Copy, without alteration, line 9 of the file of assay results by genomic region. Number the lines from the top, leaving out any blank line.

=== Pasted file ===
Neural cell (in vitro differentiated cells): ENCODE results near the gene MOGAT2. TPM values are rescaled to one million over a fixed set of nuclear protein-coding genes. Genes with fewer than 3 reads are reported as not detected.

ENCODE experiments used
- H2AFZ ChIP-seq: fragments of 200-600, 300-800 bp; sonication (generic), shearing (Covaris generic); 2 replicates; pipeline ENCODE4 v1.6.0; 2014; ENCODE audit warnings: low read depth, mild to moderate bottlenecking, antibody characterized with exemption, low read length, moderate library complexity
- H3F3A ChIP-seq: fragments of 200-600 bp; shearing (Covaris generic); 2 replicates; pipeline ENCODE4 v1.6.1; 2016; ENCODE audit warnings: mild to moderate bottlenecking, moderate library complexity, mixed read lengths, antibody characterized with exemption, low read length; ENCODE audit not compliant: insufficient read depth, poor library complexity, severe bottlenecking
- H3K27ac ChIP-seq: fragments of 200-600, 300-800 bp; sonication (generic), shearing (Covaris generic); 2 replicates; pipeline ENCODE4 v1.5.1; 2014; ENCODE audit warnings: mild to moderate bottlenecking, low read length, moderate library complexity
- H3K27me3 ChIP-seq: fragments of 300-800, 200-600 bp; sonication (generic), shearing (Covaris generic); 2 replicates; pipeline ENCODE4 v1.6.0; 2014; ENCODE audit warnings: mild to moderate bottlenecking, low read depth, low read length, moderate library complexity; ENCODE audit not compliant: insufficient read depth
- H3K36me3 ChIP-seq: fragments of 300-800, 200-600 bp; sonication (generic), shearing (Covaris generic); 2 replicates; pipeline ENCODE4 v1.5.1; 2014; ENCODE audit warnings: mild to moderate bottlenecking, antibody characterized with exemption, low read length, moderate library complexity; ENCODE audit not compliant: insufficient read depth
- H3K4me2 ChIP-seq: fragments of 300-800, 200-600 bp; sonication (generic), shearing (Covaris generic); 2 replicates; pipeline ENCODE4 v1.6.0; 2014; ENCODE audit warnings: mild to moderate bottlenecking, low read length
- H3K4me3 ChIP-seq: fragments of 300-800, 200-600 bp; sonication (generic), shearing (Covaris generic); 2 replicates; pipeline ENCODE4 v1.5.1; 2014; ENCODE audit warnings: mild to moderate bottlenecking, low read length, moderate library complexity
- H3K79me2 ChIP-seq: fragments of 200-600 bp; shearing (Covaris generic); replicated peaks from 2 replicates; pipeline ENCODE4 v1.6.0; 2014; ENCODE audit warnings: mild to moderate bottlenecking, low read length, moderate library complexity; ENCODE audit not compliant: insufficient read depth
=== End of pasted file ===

- H3K4me3 ChIP-seq: fragments of 300-800, 200-600 bp; sonication (generic), shearing (Covaris generic); 2 replicates; pipeline ENCODE4 v1.5.1; 2014; ENCODE audit warnings: mild to moderate bottlenecking, low read length, moderate library complexity